Stoner rock. That’s the category that the Weselyan-formed pop duo MGMT find themselves clumped into by the passing listener, and it’s understandable why. The band’s most prominent singles, 2008’s “Electric Feel” and “Kids,” eschewed the pop format with abstract lyrics and cryptic music videos, all drenched in a mix of reverb, colorful synthesizers and tight dance grooves. In a time where banality was the norm in mainstream radio, MGMT’s sound captured the hearts of ordinary music listeners with its spirit of wild-eyed wonder and festivity.
Still, to cast off MGMT as stoner rock is to see them as a mere blip on the mainstream music radar and nothing more. In reality, MGMT’s 2008 singles served as only a preview of their musical ambition that was to come. In 2010, the band released its sophomore LP, “Congratulations,” which drove away pop listeners and attracted a new following. The album combined baroque pop, electro, and psychedelic rock in a way that demonstrated high-caliber musicianship and some seriously sophisticated songwriting.
And now, MGMT has released their third, self-titled LP. Critics have paired the album with the word “experimental,” an adjective that provides only a small picture of its true character. For one, MGMT showcases the band at its most primal. Tracks like “Alien Days” and “Plenty of Girls in the Sea” feel, at their core, like folk songs inspired by Willie Nelson or Woody Guthrie. True, Willie Nelson didn’t employ decaying electric guitars or a barrage of bleeping synthesizers. Still, the point remains clear; for a band that conjures an exceptionally diverse range of musical influences, MGMT have never sounded as in touch with their rock and pop roots as they do on this album.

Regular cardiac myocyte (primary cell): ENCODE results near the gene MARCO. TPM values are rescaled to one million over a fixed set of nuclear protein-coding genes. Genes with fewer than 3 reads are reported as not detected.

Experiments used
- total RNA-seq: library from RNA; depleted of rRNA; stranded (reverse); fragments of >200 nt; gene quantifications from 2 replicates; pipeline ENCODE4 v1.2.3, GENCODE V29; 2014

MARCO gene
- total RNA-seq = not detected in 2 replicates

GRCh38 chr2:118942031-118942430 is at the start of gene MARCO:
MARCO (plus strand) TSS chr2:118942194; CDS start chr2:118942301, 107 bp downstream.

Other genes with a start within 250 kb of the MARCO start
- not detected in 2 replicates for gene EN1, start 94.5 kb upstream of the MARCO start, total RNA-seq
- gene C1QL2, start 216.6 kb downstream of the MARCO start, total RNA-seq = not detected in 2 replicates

Moments like “Plenty of Girls in the Sea” draw the listener in with an endearing, inviting energy. One of MGMT’s strengths has always been the way they mix their whimsical sound with a poignant, earnest delivery. On “MGMT,” the band brings this dichotomy to a whole new level. The track “Introspection,” with its beat that trucks along under a series of I-IV-V chord progressions, sounds like a cut from an unreleased Raffi album. It’s silly, it’s lovable, and despite the slew of synthetic, out-of-tune pan-flutes, you find yourself strangely moved.
It’s worth noting that the album’s production is markedly different from its predecessor. Whereas “Congratulations” was tight and bubbly, “MGMT” is skuzzy and spacey, with drum tracks that shake and reverberate like those from Led Zeppelin’s “Physical Graffiti.” The track “Cool Song No. 2,” with its broken piano and vocal break, remarkably echoes The Beatles’ “White Album.”
MGMT isn’t at all afraid to get spacey on this album, an approach that produces some arguably less-than-stellar results. Songs like “I Love You Too, Death” have the same sentimentality that MGMT captures so well but leave the listener with a sonic portrait of a MGMT too far in the distance to hear clearly.
Production aside, “MGMT” remains an absolutely strong and solid effort from a band that consistently manages to produce stimulating, ambitious and spiritually moving music. This time, the group hones in on a warm and intimate folk-inspired sound, counterbalanced by the use of some of the coldest and most stadium-sized textures to ever be heard on an MGMT album. It’s contradiction, but then again, contradictions are what make MGMT so freakin’ good.
Howard is a member of
the class of 2017.